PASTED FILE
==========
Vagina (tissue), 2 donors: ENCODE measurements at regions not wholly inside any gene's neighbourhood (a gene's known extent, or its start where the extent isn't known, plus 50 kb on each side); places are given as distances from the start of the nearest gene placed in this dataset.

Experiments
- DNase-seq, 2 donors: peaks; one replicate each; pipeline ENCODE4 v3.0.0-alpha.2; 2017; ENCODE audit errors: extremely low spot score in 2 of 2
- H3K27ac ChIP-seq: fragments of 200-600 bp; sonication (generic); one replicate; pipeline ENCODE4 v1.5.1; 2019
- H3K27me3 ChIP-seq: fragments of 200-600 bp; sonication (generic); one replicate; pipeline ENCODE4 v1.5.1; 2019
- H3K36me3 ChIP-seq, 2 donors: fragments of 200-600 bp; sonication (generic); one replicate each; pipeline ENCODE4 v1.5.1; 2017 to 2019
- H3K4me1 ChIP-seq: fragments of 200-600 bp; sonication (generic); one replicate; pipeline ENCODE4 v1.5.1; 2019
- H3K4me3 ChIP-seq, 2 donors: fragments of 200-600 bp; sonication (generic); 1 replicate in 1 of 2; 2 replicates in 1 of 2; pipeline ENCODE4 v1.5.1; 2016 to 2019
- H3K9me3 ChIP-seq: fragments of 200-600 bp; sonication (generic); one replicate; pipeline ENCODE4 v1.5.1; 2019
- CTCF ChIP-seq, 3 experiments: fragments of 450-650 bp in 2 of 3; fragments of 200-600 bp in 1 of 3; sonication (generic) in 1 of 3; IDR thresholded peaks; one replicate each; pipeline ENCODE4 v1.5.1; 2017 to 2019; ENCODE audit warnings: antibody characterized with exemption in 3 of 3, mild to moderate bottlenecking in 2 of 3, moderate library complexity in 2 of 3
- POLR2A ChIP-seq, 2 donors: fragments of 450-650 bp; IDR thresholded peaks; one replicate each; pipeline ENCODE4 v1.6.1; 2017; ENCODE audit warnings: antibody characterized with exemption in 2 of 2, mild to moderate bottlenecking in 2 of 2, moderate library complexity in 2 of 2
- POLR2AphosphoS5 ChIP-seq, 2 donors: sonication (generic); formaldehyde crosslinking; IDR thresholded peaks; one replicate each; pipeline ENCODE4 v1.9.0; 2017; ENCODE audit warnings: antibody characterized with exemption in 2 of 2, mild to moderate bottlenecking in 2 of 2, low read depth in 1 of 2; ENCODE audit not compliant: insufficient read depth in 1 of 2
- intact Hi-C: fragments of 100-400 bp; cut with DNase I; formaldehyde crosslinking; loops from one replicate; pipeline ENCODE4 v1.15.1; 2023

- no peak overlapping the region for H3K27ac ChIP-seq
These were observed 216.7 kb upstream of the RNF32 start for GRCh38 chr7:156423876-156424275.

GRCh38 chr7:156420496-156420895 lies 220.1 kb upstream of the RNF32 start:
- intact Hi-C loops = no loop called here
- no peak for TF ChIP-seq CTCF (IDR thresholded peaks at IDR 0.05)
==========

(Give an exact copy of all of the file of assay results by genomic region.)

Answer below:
Vagina (tissue), 2 donors: ENCODE measurements at regions not wholly inside any gene's neighbourhood (a gene's known extent, or its start where the extent isn't known, plus 50 kb on each side); places are given as distances from the start of the nearest gene placed in this dataset.

Experiments
- DNase-seq, 2 donors: peaks; one replicate each; pipeline ENCODE4 v3.0.0-alpha.2; 2017; ENCODE audit errors: extremely low spot score in 2 of 2
- H3K27ac ChIP-seq: fragments of 200-600 bp; sonication (generic); one replicate; pipeline ENCODE4 v1.5.1; 2019
- H3K27me3 ChIP-seq: fragments of 200-600 bp; sonication (generic); one replicate; pipeline ENCODE4 v1.5.1; 2019
- H3K36me3 ChIP-seq, 2 donors: fragments of 200-600 bp; sonication (generic); one replicate each; pipeline ENCODE4 v1.5.1; 2017 to 2019
- H3K4me1 ChIP-seq: fragments of 200-600 bp; sonication (generic); one replicate; pipeline ENCODE4 v1.5.1; 2019
- H3K4me3 ChIP-seq, 2 donors: fragments of 200-600 bp; sonication (generic); 1 replicate in 1 of 2; 2 replicates in 1 of 2; pipeline ENCODE4 v1.5.1; 2016 to 2019
- H3K9me3 ChIP-seq: fragments of 200-600 bp; sonication (generic); one replicate; pipeline ENCODE4 v1.5.1; 2019
- CTCF ChIP-seq, 3 experiments: fragments of 450-650 bp in 2 of 3; fragments of 200-600 bp in 1 of 3; sonication (generic) in 1 of 3; IDR thresholded peaks; one replicate each; pipeline ENCODE4 v1.5.1; 2017 to 2019; ENCODE audit warnings: antibody characterized with exemption in 3 of 3, mild to moderate bottlenecking in 2 of 3, moderate library complexity in 2 of 3
- POLR2A ChIP-seq, 2 donors: fragments of 450-650 bp; IDR thresholded peaks; one replicate each; pipeline ENCODE4 v1.6.1; 2017; ENCODE audit warnings: antibody characterized with exemption in 2 of 2, mild to moderate bottlenecking in 2 of 2, moderate library complexity in 2 of 2
- POLR2AphosphoS5 ChIP-seq, 2 donors: sonication (generic); formaldehyde crosslinking; IDR thresholded peaks; one replicate each; pipeline ENCODE4 v1.9.0; 2017; ENCODE audit warnings: antibody characterized with exemption in 2 of 2, mild to moderate bottlenecking in 2 of 2, low read depth in 1 of 2; ENCODE audit not compliant: insufficient read depth in 1 of 2
- intact Hi-C: fragments of 100-400 bp; cut with DNase I; formaldehyde crosslinking; loops from one replicate; pipeline ENCODE4 v1.15.1; 2023

- no peak overlapping the region for H3K27ac ChIP-seq
These were observed 216.7 kb upstream of the RNF32 start for GRCh38 chr7:156423876-156424275.

GRCh38 chr7:156420496-156420895 lies 220.1 kb upstream of the RNF32 start:
- intact Hi-C loops = no loop called here
- no peak for TF ChIP-seq CTCF (IDR thresholded peaks at IDR 0.05)